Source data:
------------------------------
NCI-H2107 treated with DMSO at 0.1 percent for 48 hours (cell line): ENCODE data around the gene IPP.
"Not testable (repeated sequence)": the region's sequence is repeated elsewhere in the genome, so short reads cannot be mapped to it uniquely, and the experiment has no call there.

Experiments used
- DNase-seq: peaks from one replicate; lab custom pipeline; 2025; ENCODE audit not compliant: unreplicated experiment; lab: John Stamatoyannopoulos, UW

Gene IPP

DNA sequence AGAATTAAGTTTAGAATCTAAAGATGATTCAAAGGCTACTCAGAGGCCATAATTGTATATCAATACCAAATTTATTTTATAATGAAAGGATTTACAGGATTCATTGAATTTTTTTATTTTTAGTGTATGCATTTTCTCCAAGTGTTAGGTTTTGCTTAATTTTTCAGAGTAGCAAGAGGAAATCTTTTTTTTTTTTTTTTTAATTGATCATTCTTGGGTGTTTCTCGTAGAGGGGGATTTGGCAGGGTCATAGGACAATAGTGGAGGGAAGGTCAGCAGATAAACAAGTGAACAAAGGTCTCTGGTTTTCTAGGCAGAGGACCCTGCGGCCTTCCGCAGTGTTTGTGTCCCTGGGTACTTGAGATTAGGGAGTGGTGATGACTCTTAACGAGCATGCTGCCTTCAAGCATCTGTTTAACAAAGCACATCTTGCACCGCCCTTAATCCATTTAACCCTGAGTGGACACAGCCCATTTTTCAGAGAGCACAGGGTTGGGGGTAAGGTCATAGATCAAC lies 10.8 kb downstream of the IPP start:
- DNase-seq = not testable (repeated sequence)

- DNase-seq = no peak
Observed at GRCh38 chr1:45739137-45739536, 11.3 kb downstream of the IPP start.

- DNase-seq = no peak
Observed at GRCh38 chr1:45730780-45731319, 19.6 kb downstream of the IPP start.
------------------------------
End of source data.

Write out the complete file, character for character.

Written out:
NCI-H2107 treated with DMSO at 0.1 percent for 48 hours (cell line): ENCODE data around the gene IPP.
"Not testable (repeated sequence)": the region's sequence is repeated elsewhere in the genome, so short reads cannot be mapped to it uniquely, and the experiment has no call there.

Experiments used
- DNase-seq: peaks from one replicate; lab custom pipeline; 2025; ENCODE audit not compliant: unreplicated experiment; lab: John Stamatoyannopoulos, UW

Gene IPP

DNA sequence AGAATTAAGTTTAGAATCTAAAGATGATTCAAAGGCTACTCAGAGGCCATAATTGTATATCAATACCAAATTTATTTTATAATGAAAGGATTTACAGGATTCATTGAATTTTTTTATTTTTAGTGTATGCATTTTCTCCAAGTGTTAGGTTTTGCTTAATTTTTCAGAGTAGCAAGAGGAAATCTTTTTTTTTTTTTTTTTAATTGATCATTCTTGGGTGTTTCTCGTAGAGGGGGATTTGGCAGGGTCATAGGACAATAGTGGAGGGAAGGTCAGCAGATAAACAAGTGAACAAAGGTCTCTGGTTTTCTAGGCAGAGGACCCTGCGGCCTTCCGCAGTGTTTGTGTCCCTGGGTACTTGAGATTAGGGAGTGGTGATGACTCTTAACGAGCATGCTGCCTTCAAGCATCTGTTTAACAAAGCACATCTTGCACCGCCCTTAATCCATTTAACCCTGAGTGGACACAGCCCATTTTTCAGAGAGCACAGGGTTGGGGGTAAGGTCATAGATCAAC lies 10.8 kb downstream of the IPP start:
- DNase-seq = not testable (repeated sequence)

- DNase-seq = no peak
Observed at GRCh38 chr1:45739137-45739536, 11.3 kb downstream of the IPP start.

- DNase-seq = no peak
Observed at GRCh38 chr1:45730780-45731319, 19.6 kb downstream of the IPP start.